Wednesday, June 22, 2011

Why Tracy Morgan doesn't owe me an apology (or anyone else, for that matter)

In the documentary Joan Rivers:  A Piece of Work, a heckler confronts Rivers over comments the comedian made during her act concerning her intolerance for the deaf community by yelling out to her, “That’s not funny! Not if you have a deaf son.”  Rivers, from the stage, is quick to defend herself, explaining that the joke is funny and that “comedy is to make everybody laugh and deal with things, you idiot.”  I tend to agree with Rivers’ perception of comedic humor, and I’ve been reminded of it several times while hearing about a recent incident, concerning Tracy Morgan’s highly publicized homophobic comedy routine on June 3 in Nashville, Tennessee. 
All month, I’ve been either reading or hearing about Morgan’s apology for his rant against homosexuals, and though I haven’t actually heard any audio from the performance, like everyone else, I’ve read details that were posted by Kevin Rogers, a gay man who attended the show and felt offended by Morgan’s comments.  I also saw a segment with Rogers being interviewed on CNN and describing the event and his impression of Morgan’s statements.  My first reaction to the story, even before knowing what Morgan had supposedly said (Morgan hasn’t denied any of the statements attributed to him by Rogers), was that Morgan should not have apologized for his remarks.  After reading the details of Morgan’s rant, I still don’t believe an apology is in order (and neither does Rivers, for that matter, when she was asked her opinion on the fiasco).  While I found Morgan’s routine to be offensive, in bad taste, and poorly timed for the location in which he delivered his rant, I don’t think he’s guilty of anything more than pushing an envelope too far or failing in an attempt to create shock value humor—which almost all comedians have done at some time or another in their careers.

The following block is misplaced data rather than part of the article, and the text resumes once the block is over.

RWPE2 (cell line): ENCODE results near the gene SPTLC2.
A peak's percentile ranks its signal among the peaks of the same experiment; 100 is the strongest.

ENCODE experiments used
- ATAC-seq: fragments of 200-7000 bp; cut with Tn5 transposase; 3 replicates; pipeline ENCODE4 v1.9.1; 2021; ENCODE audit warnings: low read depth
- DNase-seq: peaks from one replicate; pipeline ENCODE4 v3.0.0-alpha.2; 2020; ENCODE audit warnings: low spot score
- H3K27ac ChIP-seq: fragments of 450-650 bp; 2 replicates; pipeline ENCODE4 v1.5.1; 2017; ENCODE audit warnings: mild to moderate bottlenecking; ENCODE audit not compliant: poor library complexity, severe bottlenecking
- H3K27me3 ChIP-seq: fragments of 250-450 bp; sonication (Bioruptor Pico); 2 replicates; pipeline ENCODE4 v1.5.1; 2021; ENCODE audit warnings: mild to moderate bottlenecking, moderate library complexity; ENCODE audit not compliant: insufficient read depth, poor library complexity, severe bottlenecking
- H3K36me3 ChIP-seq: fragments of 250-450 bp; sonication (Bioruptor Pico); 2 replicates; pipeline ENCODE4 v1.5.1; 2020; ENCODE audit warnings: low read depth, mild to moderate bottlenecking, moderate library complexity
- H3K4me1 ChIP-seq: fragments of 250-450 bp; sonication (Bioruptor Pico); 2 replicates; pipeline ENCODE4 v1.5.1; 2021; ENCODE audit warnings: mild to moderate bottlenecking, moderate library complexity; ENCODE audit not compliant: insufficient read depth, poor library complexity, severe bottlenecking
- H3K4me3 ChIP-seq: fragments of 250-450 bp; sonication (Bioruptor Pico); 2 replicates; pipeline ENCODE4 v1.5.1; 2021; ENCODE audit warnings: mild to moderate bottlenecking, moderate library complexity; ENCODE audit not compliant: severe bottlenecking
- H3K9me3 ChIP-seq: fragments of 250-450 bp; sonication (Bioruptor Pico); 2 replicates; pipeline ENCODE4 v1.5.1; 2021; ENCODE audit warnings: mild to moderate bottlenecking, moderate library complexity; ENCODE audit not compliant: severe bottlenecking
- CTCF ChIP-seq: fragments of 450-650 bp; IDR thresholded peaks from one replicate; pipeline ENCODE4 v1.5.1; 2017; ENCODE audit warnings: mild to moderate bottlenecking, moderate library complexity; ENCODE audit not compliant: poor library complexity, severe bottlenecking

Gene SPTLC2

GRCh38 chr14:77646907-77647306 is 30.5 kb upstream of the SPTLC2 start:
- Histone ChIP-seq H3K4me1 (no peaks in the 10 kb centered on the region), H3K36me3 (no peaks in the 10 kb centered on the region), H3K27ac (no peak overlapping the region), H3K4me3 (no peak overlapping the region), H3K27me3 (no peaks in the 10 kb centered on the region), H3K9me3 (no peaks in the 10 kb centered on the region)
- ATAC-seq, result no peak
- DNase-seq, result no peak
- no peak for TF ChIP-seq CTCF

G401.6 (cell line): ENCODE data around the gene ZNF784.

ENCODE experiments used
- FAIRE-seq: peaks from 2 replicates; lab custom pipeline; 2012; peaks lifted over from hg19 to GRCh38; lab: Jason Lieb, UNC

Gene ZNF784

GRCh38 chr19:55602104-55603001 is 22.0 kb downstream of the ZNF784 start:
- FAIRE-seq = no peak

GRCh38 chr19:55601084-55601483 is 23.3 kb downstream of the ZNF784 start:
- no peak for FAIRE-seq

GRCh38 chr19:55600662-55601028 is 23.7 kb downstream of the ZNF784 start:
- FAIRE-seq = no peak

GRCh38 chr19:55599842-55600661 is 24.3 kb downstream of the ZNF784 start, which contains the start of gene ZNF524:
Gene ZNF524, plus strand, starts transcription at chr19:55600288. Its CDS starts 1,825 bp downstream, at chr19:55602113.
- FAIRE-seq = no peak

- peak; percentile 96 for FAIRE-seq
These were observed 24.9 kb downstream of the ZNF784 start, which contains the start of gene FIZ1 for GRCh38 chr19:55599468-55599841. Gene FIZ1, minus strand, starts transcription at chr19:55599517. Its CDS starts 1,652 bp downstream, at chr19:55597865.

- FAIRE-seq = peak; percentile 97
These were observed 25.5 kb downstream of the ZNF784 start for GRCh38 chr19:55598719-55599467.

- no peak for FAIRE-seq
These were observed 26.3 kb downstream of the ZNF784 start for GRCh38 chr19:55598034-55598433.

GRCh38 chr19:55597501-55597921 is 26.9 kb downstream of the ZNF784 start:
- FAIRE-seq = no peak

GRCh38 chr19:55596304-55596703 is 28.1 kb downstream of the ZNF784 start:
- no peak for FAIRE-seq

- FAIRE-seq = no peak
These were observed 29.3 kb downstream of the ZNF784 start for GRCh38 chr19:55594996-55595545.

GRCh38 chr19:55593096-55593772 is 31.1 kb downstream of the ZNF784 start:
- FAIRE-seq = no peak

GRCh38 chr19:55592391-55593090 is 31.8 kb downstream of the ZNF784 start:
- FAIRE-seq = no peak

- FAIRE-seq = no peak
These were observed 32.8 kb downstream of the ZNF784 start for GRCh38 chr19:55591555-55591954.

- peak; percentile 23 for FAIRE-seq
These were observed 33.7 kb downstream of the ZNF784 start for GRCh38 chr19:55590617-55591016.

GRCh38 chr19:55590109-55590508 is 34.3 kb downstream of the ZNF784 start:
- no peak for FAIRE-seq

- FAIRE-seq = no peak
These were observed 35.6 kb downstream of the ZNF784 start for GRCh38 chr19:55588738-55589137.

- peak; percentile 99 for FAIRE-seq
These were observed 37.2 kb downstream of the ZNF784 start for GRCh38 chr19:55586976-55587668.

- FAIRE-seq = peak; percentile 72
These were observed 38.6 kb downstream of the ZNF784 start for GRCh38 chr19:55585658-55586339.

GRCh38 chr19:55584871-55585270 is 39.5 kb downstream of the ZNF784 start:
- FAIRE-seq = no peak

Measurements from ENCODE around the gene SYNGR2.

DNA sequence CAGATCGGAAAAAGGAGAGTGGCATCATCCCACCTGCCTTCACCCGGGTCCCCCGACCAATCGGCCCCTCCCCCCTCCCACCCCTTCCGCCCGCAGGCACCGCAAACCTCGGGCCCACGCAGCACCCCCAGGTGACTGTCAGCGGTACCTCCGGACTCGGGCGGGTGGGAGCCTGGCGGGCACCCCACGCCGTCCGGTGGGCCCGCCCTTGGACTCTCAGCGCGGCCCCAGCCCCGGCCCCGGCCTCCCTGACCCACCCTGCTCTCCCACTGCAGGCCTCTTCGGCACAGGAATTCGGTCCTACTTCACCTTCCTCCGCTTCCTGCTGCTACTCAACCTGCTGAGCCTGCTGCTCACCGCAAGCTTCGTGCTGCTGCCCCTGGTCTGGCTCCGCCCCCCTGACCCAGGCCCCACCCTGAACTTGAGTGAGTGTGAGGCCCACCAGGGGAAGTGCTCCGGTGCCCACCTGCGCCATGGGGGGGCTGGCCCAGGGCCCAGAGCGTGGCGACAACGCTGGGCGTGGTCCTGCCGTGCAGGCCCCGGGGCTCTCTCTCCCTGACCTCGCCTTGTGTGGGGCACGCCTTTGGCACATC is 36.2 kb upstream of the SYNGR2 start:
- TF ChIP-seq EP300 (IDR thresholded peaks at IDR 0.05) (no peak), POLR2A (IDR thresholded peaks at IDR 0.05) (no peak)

Yes, Morgan may have gone too far in his comedy act, but I’ve watched other comedians do the same thing in their own routines, and in each case, the results have ranged from audience applause to a room of shocked silence.  Comedians will often take chances or use edgy material in an attempt to get a laugh; that’s just what they do.  Sometimes, their efforts work and other times what they say just isn’t funny or it offends people.  But I don’t expect a comedian to apologize to me or to the audience as a whole for material that falls short of drawing laughter.  After all, I expect any comedy act to be an experiment:  the comedian sees what he or she can get away with by gauging the audience’s reaction to each joke.  When the comedian pushes too far, the audience will typically react accordingly and the comedian knows either to step back or tread carefully.  Other comedians have made careers out of finding that zone of discomfort for an audience and hammering away at its boundaries.  Personally, that’s not the type of humor I care for, but I remedy that by avoiding those comedians and their shows. 
Just because Morgan’s rant was in bad taste should not require an apology for it, either.  A number of popular comedians rely unapologetically on bad taste and insulting comments for their humor—Joan Rivers, Kathy Griffin, Margaret Cho, Lisa Lampanelli, and Shirley Q. Liquor immediately come to mind here.  Each of these performers have drawn large audiences for their off-color humor styles that have included scathing remarks directed at various racial and ethnic groups, religions, disabilities, political parties, and even sexual orientation.  But despite the directions of these performers’ comedy, they have large gay followings that have never required an apology for the comedians’ barbed comments, even when they’ve been directed at the LGBT community.
So why, then, is an apology expected of Morgan for his own distasteful humor?  Is it because, unlike the previously named comedians, Morgan is not considered a gay icon?  As audiences, we tend to give a bit more leeway to comedy acts that go too far if the comedian is considered part of (or a supporter of) the group targeted in the routine.  Concerning my earlier example from the Joan Rivers film, Rivers further defended her jokes about the deaf community to her heckler by proclaiming that her mother was deaf.  As a member of the group, she then gains some right or access to poke fun at it.  Roland S. Martin even mentions this protected status in his contribution to the Morgan debate, drawing comparisons between the inappropriateness of Morgan’s words with a non-African American using the N-word.  Because Morgan is neither a member nor vocal proponent of the LGBT community, he has no clearance from the group to disparage them in a comedy act.  Perhaps Morgan’s disconnection from the community makes his comments about it seem more insensitive, but that still should not merit an apology from the entertainer for delving into such territory.